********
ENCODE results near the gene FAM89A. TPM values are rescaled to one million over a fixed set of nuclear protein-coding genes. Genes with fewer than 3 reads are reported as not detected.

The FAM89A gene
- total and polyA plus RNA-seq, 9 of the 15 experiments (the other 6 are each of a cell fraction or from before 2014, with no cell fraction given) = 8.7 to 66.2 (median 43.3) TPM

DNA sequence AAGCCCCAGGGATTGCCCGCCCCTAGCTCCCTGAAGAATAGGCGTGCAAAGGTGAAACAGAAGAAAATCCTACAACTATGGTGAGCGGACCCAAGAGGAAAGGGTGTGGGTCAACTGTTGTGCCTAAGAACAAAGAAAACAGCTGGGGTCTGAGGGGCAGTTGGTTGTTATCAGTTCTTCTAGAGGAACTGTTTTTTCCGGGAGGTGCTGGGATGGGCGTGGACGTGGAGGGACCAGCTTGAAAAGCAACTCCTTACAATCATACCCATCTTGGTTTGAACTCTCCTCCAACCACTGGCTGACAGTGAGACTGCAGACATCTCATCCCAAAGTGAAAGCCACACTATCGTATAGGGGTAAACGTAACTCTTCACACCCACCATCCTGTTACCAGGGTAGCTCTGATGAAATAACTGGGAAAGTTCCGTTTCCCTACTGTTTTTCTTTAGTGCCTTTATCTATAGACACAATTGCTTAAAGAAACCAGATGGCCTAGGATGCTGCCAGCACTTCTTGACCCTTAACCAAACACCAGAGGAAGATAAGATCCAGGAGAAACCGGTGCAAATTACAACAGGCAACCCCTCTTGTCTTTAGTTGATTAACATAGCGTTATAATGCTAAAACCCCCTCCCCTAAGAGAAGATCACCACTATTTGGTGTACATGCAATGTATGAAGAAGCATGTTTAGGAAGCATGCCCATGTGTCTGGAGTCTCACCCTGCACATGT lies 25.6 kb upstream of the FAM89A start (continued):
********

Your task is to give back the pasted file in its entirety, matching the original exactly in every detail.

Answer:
ENCODE results near the gene FAM89A. TPM values are rescaled to one million over a fixed set of nuclear protein-coding genes. Genes with fewer than 3 reads are reported as not detected.

The FAM89A gene
- total and polyA plus RNA-seq, 9 of the 15 experiments (the other 6 are each of a cell fraction or from before 2014, with no cell fraction given) = 8.7 to 66.2 (median 43.3) TPM

DNA sequence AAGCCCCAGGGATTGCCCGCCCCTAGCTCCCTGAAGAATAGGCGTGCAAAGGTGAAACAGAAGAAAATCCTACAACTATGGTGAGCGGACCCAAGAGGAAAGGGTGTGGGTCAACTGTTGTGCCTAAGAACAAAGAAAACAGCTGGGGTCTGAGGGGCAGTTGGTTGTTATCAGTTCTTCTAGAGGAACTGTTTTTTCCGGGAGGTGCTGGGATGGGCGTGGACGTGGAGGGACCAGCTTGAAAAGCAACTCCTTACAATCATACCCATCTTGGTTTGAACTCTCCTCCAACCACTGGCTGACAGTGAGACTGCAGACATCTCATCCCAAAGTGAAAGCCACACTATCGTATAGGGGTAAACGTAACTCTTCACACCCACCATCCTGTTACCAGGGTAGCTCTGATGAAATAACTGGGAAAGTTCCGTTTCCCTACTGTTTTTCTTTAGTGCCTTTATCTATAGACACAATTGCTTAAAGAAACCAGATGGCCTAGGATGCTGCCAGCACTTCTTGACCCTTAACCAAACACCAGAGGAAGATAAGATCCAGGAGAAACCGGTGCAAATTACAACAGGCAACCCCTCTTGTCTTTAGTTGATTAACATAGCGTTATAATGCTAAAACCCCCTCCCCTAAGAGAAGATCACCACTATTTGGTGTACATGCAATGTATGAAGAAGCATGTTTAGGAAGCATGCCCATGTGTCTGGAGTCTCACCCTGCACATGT lies 25.6 kb upstream of the FAM89A start (continued):